In the following article, a really interesting question is explored. The question is: Is there a better, more efficient way to launch airplanes?
If you think about how airplanes take off now, you can see the potential problem. The pilot positions the plane at the end of the runway, the pilot applies the plane’s brakes, the pilot ramps the engines up to maximum thrust (as well as maximum fuel consumption and noise), and then releases the brakes. The plane accelerates to flight speed, takes off, and continues under maximum thrust until it is at a safe altitude.
This launching technique uses a lot of fuel and also creates a lot of noise.
The technique proposed in the article looks remarkably different. An electric airplane flies in circles overhead at the end of a cable. The altitude of the circling airplane is 30,000 feet. The cable supplies power to the electric airplane and also is used to support a lifting system. When a plane needs to take off, it is attached to the cable and a winch system pulls it up to the altitude of the electric airplane. By the time the second plane reaches the altitude of the electric airplane, the second plane is already at its cruising altitude and has the same speed as the electric plane.
So we can examine this idea and see at least three significant advantages. First, the savings in jet fuel are obvious. No fuel is used to reach cruising altitude – a significant savings. Second, there are fewer emissions — there are probably carbon emissions at the power plant that’s supplying the electricity, but they are significantly less than from jet engines. Third, the noise around airports would be greatly diminished during takeoffs.
There are probably also a couple of disadvantages. First, there is a big problem in the event of a power failure, so something would have to be done to ensure that never happens. It is not an insurmountable problem – it is relatively easy to put backup generators in place. Having a 30,000 foot long moving cable in the air at an airport seems like it may present some safety problems. Looking at these two problems, neither appears to be a deal breaker.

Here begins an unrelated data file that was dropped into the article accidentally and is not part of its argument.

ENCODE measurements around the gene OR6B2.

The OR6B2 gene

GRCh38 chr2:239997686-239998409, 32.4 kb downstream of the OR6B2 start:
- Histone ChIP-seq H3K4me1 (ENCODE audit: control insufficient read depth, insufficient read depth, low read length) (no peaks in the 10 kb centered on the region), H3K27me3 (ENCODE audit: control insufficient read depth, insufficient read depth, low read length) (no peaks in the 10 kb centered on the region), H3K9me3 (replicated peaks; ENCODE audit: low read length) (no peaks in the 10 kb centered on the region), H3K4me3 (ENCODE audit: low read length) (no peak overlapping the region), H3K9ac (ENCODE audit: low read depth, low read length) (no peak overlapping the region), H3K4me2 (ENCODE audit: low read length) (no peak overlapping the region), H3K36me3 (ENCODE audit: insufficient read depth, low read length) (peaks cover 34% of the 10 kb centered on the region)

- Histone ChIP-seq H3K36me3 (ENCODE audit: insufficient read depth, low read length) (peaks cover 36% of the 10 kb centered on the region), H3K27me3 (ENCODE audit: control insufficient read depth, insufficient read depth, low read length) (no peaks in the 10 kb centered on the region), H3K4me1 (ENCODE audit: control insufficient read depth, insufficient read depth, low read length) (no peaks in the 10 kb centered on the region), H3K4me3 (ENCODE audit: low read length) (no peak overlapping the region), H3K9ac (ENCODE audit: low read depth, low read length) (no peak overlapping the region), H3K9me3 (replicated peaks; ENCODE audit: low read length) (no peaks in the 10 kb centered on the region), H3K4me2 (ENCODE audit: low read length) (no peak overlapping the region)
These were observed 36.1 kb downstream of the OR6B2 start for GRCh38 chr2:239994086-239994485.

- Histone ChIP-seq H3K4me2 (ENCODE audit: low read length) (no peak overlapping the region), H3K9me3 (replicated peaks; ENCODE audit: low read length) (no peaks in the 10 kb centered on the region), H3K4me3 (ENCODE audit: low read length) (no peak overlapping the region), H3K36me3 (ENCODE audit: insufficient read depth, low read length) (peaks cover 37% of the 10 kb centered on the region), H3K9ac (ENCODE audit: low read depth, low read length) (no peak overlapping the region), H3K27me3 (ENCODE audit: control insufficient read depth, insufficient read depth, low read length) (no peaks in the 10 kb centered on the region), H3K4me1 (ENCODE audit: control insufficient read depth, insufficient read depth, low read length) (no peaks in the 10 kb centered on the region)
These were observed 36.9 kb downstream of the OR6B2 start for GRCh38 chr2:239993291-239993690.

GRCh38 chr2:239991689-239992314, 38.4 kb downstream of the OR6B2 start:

It does cause you to think however. Is there a more efficient way to get airplanes off the runway?
- One idea that comes to mind is electric hub motors in the landing gear. Could they assist the takeoff and reduce fuel consumption?
- Could a catapult system like that used on an Aircraft Carrier be mounted on a runway?
The article also contains this tantalizing paragraph:
In 2008, NASA funded several teams to design aircraft with 70 percent lower fuel consumption and a 71-decibel reduction below current FAA noise standards. The teams were led by General Electric, M.I.T., Northrop Grumman and The Boeing Company. The Boeing team designed a hybrid electric aircraft to reduce noise and fuel consumption. The team’s report concluded that hybrid electric engine technology “is a clear winner, because it can potentially improve performance relative to all of the NASA goals.” The major limitation of electric aircraft continues to be the weight and cost of batteries. Current electric aircraft have low payloads and speeds due to limited battery power. The Chinese company, Yuneec, demonstrated its E430 electric aircraft in 2009. The single-seat aircraft flies with lithium batteries for up to three hours with a maximum take-off weight of 1034 lb. The light sport aircraft is promising, but has a maximum speed of just 150 km/h.
We discussed three of these designs in this blog post:
The discussion of hybrid airplane engines leads to this article:
However, the team has found that the SUGAR Volt concept (which adds an electric battery gas turbine hybrid propulsion system) can reduce fuel burn by greater than 70 percent and total energy use by 55 percent when battery energy is included. Moreover, the fuel burn reduction and the ‘greening’ of the electrical power grid can produce large reductions in emissions of life cycle CO2 and nitrous oxide. Hybrid electric propulsion also has the potential to shorten takeoff distance and reduce noise.
The SUGAR team’s report concludes that hybrid electric engine technology “is a clear winner, because it can potentially improve performance relative to all of the NASA goals.”
However, Bradley said, in order for the hybrid electric concept to be competitive, battery technology “needs to improve many, many times over what we have today. Battery technology is being worked around the world, especially in the auto and electronics industries. We need to leverage that work to see if we can get the improvement we need in an aviation compatible package.”
When thinking about that, could the airplane tow a long extension cord behind it during takeoff. The extension cord would supply power while the plane is accelerating on the runway and just shortly after takeoff and then detach automatically.
If nothing else, it makes you think. Here is one pure electric airplane: